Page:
BLUE LIGHT EXPOSURE: WHAT IT MEANS FOR YOUR EYES

Administrator


Because of fluorescent and LED lights are everywhere and since everyone has a gadget (or two or more), more people are getting exposed to larger amounts of blue light. We shine the light on this topic by answering some basic questions about it.

 

What is blue light? From a technical standpoint, "Blue light generally is defined as visible light ranging from 380 to 500 nm... visible blue light is the portion of the visible light spectrum with the shortest wavelengths and highest energy..."[1] Another definition from BlueLightExposed explains it in more understandable terms: "Blue light is a colour in the 'visible lightspectrum' that can be seen by the human eye."[2] 

 

How do we get exposed to blue light? It is everywhere, and the main source is sunlight.  But there are other manmade sources such as TV screen, laptop, computer, smartphones, digital tablets, electronic devices, fluorescent and LED lighting.[3]

 

While outdoor exposure to the sun is its most frequent source, the amount of time that is spent in front of gadgets and devices that emit bluelight has raised concerns about long-term effects.

 

What are the positive effects of blue light?

  • Environmentally friendly blue light is known to elevate mood, boost alertness and help memory and cognitive functions.[4]

 

What are the negative effects of blue light?  

  • Studies show that too much blue light can "damage light-sensitive cells in the retina"[5] which increases the risk of macular degeneration later in life.
  • The constant flickering and glaring from the shorter high energy visible (HEV) wavelengths of blue light can lead to eyestrain, headaches, physical and mental fatigue, conditions that happen from prolonged usage of electronic devices.[6]
  • Too much blue light at night impacts on the body's biological clock and can lead to less sleep.[7] Studies at Harvard and the University of Toronto confirmed that blue light is a "potent suppressor of melatonin", the sleep hormone that regulates circadian rhythms.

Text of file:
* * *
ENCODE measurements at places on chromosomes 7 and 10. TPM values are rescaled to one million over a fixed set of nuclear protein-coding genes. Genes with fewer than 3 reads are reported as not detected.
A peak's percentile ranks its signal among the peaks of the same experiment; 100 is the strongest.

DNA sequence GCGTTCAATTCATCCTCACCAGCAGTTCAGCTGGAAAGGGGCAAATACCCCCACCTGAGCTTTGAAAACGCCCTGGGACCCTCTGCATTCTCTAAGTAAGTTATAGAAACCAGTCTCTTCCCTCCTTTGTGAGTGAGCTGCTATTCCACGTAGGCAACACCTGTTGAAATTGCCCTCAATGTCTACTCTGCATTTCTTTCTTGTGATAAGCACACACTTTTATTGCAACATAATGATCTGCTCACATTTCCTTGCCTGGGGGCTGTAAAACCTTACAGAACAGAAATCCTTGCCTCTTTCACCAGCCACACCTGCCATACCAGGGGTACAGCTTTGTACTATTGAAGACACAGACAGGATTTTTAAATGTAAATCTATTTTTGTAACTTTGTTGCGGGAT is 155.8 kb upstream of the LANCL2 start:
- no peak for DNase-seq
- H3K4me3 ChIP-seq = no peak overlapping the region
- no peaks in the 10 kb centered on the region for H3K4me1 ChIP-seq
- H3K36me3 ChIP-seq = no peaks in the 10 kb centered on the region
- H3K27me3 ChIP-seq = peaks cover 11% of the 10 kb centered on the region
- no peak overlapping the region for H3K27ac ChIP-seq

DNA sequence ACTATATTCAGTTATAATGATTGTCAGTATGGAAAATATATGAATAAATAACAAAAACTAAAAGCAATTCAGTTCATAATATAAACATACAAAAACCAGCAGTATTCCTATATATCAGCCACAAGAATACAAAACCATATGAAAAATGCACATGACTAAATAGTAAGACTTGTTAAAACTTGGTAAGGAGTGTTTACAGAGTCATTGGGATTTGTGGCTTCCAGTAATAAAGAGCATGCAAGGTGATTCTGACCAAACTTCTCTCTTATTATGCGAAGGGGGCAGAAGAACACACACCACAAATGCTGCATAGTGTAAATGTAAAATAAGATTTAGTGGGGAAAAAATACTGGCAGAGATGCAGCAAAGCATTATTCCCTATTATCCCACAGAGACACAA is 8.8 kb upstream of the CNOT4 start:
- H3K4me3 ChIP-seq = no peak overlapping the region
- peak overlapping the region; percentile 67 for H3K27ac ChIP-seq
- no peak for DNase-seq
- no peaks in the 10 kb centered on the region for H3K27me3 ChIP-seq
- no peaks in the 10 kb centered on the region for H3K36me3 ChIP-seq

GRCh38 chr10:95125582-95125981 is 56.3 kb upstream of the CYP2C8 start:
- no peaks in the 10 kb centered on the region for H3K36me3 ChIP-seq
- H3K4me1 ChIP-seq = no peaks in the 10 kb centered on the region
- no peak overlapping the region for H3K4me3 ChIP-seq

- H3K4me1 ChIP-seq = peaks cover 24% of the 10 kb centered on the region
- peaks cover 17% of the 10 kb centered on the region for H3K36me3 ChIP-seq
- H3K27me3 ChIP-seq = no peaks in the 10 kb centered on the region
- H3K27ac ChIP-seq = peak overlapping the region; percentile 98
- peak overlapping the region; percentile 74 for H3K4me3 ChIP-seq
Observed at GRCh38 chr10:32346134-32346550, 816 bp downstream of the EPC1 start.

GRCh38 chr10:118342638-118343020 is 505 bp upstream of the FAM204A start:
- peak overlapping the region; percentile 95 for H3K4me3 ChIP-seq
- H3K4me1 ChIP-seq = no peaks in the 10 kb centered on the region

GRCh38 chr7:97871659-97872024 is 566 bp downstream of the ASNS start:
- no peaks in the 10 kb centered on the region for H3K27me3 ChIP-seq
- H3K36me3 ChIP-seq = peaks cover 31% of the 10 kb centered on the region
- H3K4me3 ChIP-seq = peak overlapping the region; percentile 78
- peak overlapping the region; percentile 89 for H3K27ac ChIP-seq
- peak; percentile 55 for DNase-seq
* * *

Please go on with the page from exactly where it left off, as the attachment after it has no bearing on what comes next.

How can eyes be protected from the harmful effects of blue light?

  • Frequent users of phones and electronic devices can use a blue light filter which can regulate the amount of blue light that reaches the eyes.[8]
  • Computer glasses with yellow-tinted lenses[9] or blue-blocking glasses[10] can be used for those who stay in front of digital or electronic screens for longer periods of time.
  • For outdoor protection from blue light, wear wide-brimmed hats and check out melanin-pigmented polarized lens.[11]

 

[1] Heiting, G. [2017, November]. Blue light: It's both bad and good for you. Retrieved from https://www.allaboutvision.com/cvs/blue-light.htm

 

[2] Bluelightexposed.com [2016, January]. #Bluelightexposed. Retrieved from http://www.bluelightexposed.com/#bluelightexposed

 

[3] Bluelightexposed.com [2016, January]. #Bluelightexposed. Retrieved from http://www.bluelightexposed.com/#where-is-blue-light-found

 

[4] Heiting, G. [2017, November]. Blue light: It's both bad and good for you. Retrieved from https://www.allaboutvision.com/cvs/blue-light.htm

 

[5] Heiting, G. [2017, November]. Blue light: It's both bad and good for you. Retrieved from https://www.allaboutvision.com/cvs/blue-light.htm

 

[6] Bluelightexposed.com [2016, January]. #Bluelightexposed. Retrieved from http://www.bluelightexposed.com/#where-is-blue-light-found

 

[7] Harvard Medical School. [2018, August]. Blue light has a dark side. Retrieved from https://www.health.harvard.edu/staying-healthy/blue-light-has-a-dark-side

 

[8] Heiting, G. [2017, November]. Blue light: It's both bad and good for you. Retrieved from https://www.allaboutvision.com/cvs/blue-light.htm

 

[9] Heiting, G. [2017, November]. Blue light: It's both bad and good for you. Retrieved from https://www.allaboutvision.com/cvs/blue-light.htm

 

[10] Harvard Medical School. [2018, August]. Blue light has a dark side. Retrieved from https://www.health.harvard.edu/staying-healthy/blue-light-has-a-dark-side

 

[11] Bedinghaus, T. [2019, June]. Effects of Blue Light Exposure on Your Eyes. Retrieved from https://www.verywellhealth.com/blue-light-exposure-3421985